Women Can Vote – level 3
It has been 100 years since the 19th Amendment that gave US women to the right to vote and since it was ratified. However, the fight for women’s suffrage started decades earlier.
Many of the early women’s rights advocates in the US began their political lives as anti-slavery activists, who later started to rethink universal claims of human equality. In 1848, hundreds of people gathered in New York for the first US women’s rights convention. However, women’s right to vote was seen as too extreme.
In 1917, women first started to protest in front of the White House. President Woodrow Wilson was against giving women the right to vote; however, his opinion started to change after World War I. Southern states were concerned that if American women could vote, African Americans could vote, too. Surprisingly, it was Tennessee, a Southern state, that said that the 19th Amendment could became law in 1920.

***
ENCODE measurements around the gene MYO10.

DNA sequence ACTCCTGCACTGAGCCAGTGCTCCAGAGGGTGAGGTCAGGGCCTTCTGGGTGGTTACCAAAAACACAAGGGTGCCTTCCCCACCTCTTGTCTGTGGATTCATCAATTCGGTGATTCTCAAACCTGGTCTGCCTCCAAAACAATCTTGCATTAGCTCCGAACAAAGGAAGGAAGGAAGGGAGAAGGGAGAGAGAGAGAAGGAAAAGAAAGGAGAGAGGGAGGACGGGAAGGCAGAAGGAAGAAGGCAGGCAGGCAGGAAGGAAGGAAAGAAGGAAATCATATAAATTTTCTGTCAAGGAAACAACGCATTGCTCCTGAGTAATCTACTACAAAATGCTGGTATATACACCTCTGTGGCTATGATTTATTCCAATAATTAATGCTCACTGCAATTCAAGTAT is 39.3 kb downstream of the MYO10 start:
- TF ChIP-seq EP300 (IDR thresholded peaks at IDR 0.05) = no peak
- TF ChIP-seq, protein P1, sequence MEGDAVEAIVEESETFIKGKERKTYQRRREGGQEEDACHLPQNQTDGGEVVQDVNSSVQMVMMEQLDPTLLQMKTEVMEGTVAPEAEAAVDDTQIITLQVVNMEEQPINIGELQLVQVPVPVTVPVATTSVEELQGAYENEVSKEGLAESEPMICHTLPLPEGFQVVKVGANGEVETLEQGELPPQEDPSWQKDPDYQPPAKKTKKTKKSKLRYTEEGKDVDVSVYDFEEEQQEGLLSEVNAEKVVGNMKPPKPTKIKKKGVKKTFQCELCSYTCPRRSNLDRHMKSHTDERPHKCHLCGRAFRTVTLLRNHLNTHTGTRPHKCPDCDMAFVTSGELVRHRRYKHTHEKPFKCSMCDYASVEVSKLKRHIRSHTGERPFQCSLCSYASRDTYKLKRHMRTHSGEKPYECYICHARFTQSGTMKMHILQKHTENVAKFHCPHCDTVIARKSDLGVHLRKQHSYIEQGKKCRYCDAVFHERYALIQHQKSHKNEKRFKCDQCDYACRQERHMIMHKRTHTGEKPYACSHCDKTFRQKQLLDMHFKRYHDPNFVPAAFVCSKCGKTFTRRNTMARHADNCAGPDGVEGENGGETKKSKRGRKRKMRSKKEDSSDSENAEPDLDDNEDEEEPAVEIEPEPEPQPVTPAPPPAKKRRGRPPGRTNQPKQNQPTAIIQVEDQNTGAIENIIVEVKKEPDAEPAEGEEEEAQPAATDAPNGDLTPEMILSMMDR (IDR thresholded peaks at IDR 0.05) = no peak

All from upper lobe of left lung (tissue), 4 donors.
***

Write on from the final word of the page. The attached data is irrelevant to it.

In 2016, almost 74 million women cast their vote for president, and each presidential election, more women than men vote.
Difficult words: amendment (a change that is designed to improve a law), ratify (to make a law start), suffrage (the right to vote in political elections), convention (a meeting of people for a common purpose).
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